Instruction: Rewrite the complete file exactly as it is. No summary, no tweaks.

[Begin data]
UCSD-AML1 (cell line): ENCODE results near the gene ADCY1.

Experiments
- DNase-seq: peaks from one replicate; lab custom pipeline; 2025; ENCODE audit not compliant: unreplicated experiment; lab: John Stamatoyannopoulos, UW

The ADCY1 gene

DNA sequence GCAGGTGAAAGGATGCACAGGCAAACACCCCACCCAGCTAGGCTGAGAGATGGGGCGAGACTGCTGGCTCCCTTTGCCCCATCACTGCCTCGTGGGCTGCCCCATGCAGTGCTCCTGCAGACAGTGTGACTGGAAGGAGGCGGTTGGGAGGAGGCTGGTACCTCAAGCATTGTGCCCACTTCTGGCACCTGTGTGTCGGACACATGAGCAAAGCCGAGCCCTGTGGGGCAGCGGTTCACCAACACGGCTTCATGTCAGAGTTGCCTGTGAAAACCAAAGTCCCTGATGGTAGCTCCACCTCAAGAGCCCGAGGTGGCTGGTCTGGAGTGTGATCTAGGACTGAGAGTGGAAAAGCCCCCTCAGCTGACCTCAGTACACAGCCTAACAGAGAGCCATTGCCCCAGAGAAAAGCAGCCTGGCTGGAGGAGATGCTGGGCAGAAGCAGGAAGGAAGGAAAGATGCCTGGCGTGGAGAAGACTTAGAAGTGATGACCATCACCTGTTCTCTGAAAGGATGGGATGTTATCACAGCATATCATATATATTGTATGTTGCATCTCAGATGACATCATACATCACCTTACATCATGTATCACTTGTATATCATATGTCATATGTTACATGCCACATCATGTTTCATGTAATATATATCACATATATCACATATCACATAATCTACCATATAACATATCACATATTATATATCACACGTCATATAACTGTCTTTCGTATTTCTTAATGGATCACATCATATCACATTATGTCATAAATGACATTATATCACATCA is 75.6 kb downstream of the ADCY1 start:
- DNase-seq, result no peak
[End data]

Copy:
UCSD-AML1 (cell line): ENCODE results near the gene ADCY1.

Experiments
- DNase-seq: peaks from one replicate; lab custom pipeline; 2025; ENCODE audit not compliant: unreplicated experiment; lab: John Stamatoyannopoulos, UW

The ADCY1 gene

DNA sequence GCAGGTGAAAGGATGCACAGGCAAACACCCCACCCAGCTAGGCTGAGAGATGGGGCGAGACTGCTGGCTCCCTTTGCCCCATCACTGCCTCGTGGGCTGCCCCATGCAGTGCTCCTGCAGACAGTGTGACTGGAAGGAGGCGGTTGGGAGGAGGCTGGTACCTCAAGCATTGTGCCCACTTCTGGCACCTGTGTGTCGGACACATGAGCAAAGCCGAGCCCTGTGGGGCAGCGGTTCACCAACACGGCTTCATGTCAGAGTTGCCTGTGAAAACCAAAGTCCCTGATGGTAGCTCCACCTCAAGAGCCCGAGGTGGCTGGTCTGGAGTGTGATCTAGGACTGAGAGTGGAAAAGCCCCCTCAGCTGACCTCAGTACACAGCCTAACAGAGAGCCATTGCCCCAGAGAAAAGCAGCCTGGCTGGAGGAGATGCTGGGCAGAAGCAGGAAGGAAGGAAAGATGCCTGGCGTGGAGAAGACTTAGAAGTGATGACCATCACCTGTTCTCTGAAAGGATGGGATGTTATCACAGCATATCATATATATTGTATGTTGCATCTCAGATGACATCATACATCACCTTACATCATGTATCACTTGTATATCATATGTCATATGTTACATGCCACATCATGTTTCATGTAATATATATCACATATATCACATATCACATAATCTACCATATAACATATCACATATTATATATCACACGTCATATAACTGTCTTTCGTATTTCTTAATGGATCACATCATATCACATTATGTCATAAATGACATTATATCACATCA is 75.6 kb downstream of the ADCY1 start:
- DNase-seq, result no peak